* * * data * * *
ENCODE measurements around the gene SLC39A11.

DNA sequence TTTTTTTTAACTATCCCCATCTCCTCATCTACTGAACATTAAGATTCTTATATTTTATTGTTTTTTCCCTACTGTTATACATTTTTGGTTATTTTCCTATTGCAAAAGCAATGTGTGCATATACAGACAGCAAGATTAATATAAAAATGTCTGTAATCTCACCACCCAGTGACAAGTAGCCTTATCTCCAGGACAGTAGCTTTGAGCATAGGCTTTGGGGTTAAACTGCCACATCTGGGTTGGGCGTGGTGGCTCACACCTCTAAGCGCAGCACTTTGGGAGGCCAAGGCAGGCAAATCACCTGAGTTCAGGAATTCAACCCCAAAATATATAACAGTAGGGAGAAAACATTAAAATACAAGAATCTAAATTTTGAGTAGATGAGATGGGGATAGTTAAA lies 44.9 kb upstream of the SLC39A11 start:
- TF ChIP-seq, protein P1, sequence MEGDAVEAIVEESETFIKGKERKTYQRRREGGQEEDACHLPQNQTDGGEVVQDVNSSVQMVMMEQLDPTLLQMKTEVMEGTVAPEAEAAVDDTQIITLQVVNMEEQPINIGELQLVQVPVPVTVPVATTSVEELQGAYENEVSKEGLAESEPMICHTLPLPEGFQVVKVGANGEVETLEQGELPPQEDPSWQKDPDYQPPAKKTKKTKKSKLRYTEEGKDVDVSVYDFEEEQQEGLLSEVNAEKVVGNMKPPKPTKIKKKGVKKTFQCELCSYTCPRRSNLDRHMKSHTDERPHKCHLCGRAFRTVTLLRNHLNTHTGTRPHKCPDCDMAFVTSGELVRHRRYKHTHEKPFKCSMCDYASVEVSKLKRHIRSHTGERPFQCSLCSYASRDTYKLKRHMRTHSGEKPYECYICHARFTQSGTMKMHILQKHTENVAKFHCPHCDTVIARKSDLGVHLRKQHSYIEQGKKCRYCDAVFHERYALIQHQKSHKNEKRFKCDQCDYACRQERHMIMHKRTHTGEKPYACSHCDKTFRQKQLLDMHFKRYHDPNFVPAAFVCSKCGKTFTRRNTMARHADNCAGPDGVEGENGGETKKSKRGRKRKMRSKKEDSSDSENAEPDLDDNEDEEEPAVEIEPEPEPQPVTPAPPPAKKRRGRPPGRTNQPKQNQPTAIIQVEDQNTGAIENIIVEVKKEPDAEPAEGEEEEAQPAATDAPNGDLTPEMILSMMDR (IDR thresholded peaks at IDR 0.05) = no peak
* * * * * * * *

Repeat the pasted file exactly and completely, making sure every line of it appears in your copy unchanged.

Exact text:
ENCODE measurements around the gene SLC39A11.

DNA sequence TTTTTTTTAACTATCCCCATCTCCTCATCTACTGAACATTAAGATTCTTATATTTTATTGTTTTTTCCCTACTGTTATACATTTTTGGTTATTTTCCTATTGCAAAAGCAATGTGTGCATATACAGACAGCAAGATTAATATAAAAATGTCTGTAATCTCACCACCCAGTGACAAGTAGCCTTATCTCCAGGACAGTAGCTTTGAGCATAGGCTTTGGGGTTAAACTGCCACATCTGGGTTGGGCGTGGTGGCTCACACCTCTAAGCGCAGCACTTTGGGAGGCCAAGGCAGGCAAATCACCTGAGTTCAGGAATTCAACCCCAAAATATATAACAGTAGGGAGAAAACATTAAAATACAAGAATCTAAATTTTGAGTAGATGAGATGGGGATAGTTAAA lies 44.9 kb upstream of the SLC39A11 start:
- TF ChIP-seq, protein P1, sequence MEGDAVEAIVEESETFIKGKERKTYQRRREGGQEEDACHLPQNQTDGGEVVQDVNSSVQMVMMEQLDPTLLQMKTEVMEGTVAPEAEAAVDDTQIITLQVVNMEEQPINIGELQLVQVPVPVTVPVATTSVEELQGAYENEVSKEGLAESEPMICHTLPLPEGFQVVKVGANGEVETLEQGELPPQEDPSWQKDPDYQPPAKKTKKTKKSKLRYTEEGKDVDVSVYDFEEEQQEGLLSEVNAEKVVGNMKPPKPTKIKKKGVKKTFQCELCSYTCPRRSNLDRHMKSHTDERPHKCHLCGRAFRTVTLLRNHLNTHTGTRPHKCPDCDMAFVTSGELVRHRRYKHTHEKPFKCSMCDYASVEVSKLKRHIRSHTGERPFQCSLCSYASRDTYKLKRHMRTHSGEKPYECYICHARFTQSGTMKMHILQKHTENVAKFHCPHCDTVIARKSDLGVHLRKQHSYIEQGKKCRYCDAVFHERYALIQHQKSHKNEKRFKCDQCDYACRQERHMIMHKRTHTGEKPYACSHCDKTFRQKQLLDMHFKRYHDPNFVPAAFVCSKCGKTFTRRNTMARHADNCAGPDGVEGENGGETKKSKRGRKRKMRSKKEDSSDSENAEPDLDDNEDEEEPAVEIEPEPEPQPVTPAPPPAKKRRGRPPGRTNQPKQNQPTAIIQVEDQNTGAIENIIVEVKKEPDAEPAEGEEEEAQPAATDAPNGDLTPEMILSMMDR (IDR thresholded peaks at IDR 0.05) = no peak